The Uses of Literature in Modern Japan explores the varying uses of literature in Japan from the late Meiji period to the present, considering how creators, conveyors, and consumers of literary content have treated texts and their authors as cultural resources to be packaged, promoted, and preserved. Moving beyond close reading of texts to look at their historical context, the book will appeal not only to scholars of modern Japanese literature but also those studying the history of the book and modern Japanese cultural history.
Japan's Postwar Military and Civil Society: Contesting a Better Life
By: Tomoyuki Sasaki (Eastern Michigan University)
Japan's Postwar Military and Civil Society details the interactions between the SDF and civil society over four decades, from the launch of rearmament in 1950. These interactions include recruitment, civil engineering, disaster relief, anti-SDF litigation, state financial support for communities with bases, and a fear-mongering campaign against the Soviet Union. By examining these wide-range issues, the book demonstrates how the militarization of society advanced as the SDF consolidated its ideological and socio-economic ties with civil society and its role as a defender of popular welfare. While postwar Japan is often depicted as a peaceful society, this book challenges such a view, and illuminates the prominent presence of the military in people's everyday lives.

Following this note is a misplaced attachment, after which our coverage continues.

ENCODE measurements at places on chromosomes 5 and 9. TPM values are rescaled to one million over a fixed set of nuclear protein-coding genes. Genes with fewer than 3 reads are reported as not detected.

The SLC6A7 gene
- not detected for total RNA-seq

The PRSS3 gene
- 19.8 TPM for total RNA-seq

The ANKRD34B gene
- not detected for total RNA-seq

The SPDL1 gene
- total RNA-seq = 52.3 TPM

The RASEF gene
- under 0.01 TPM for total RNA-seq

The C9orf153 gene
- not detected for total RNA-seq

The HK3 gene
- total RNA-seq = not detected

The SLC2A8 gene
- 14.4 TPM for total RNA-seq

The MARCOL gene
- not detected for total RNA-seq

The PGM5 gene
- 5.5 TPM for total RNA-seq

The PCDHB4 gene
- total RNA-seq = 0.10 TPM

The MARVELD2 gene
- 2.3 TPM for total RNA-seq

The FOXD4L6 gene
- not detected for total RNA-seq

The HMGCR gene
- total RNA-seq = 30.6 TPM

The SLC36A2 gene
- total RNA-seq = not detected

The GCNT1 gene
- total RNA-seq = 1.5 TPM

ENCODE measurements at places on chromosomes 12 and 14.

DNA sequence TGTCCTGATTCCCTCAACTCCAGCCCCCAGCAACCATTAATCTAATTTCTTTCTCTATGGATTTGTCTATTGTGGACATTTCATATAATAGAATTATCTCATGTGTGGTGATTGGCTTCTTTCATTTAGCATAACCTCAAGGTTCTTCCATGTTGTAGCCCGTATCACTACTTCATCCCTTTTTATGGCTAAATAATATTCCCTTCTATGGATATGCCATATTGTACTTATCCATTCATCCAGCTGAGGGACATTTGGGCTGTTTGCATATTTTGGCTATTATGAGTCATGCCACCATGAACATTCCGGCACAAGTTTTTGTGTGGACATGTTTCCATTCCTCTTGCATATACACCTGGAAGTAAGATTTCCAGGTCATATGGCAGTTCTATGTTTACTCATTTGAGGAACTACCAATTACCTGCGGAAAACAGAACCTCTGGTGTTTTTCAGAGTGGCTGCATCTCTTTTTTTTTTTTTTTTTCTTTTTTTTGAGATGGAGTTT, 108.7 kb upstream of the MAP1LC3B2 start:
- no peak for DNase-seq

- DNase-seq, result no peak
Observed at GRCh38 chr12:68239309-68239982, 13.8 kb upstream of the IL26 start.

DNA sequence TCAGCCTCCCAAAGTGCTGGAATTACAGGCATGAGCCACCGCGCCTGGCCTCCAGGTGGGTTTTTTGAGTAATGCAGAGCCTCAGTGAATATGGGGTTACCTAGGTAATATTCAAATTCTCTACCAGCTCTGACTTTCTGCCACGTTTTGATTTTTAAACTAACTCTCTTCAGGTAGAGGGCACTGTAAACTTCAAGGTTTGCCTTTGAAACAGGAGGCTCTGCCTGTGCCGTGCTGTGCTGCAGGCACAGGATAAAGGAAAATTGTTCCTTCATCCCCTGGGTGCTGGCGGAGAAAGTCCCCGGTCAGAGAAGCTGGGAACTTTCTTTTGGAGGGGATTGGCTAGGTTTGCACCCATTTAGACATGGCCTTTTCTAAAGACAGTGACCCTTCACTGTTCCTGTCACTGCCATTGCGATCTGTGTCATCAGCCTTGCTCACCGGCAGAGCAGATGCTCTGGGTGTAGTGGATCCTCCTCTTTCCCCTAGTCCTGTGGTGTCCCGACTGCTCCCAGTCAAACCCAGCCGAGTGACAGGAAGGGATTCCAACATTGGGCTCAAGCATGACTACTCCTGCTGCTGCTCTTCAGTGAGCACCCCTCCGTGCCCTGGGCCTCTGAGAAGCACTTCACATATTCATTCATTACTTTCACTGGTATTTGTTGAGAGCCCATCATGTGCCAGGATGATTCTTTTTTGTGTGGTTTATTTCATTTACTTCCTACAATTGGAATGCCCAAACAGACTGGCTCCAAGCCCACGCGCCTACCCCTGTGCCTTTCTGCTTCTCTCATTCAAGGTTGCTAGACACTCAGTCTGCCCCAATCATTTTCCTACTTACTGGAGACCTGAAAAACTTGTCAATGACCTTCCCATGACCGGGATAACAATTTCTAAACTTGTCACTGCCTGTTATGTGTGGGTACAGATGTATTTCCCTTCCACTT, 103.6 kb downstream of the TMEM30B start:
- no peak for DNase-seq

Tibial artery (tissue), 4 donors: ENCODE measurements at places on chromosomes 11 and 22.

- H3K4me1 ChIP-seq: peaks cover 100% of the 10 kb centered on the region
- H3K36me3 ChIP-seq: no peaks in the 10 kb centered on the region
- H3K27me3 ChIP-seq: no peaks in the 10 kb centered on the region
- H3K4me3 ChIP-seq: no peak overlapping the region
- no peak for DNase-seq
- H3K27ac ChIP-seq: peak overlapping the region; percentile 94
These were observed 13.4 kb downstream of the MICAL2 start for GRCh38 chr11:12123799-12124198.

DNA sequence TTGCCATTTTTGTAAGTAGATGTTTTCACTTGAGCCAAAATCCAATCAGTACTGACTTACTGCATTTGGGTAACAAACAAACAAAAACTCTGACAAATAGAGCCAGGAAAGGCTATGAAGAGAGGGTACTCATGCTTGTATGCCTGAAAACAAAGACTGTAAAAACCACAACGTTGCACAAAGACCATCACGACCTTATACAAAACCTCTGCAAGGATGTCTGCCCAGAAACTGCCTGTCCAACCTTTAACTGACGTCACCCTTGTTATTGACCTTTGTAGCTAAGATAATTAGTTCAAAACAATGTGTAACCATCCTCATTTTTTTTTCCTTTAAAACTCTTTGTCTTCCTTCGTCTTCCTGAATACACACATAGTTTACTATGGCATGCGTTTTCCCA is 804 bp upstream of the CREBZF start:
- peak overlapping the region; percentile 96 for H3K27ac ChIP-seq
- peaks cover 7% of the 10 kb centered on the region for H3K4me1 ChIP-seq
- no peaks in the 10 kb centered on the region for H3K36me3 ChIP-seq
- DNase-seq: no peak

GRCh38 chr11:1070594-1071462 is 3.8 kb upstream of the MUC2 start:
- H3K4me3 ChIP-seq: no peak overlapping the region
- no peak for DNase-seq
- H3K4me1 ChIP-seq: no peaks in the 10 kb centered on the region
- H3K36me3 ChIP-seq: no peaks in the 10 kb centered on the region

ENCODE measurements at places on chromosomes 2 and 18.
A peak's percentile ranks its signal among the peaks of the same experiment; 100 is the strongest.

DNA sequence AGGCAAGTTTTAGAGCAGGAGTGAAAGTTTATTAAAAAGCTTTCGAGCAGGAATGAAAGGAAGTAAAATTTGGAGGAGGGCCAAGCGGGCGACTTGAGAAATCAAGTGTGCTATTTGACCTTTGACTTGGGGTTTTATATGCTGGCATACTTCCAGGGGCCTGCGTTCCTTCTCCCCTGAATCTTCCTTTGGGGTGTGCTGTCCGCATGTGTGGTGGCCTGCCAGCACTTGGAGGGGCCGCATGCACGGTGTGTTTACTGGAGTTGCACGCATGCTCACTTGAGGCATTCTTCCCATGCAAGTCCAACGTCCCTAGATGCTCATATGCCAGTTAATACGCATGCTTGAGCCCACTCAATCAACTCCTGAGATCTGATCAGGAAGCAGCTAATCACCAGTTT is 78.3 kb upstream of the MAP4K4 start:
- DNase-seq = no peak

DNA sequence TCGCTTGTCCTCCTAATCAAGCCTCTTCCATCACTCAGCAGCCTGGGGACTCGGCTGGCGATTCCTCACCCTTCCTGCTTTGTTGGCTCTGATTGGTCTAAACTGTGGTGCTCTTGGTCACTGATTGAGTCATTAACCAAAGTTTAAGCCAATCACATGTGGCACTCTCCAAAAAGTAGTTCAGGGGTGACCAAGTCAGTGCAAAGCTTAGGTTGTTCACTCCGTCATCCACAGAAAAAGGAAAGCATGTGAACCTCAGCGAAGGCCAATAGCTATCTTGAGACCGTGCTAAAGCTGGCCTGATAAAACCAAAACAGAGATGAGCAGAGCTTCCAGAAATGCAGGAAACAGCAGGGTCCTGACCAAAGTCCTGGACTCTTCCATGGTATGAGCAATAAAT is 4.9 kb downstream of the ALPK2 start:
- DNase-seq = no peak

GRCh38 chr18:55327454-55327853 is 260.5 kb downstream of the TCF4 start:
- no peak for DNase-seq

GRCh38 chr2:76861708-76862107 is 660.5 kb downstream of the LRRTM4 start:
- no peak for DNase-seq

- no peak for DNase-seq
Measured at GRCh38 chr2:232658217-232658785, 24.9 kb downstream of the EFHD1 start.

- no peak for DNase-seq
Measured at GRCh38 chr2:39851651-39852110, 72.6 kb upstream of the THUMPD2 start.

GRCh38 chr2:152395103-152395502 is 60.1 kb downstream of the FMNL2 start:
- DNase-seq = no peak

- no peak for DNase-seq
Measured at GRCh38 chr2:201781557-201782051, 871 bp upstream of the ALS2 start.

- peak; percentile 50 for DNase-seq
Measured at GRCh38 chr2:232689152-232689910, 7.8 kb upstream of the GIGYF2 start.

Japanese Taiwan: Colonial Rule and its Contested Legacy
Editor: Andrew D. Morris (California Polytechnic State University)
Japanese Taiwan provides an interdisciplinary perspective on these related processes of colonization and decolonization, explaining how the memories, scars and traumas of the colonial era have been utilized during the postwar period. It provides a unique critique of the 'Japaneseness' of the erstwhile Chinese Taiwan, thus bringing new scholarship to bear on problems in contemporary East Asian politics.
Politics and Power in 20th-Century Japan: The Reminiscences of Miyazawa Kiichi
By: Mikuriya Takashi (Open University of Japan), Nakamura Takafusa (Tokyo University)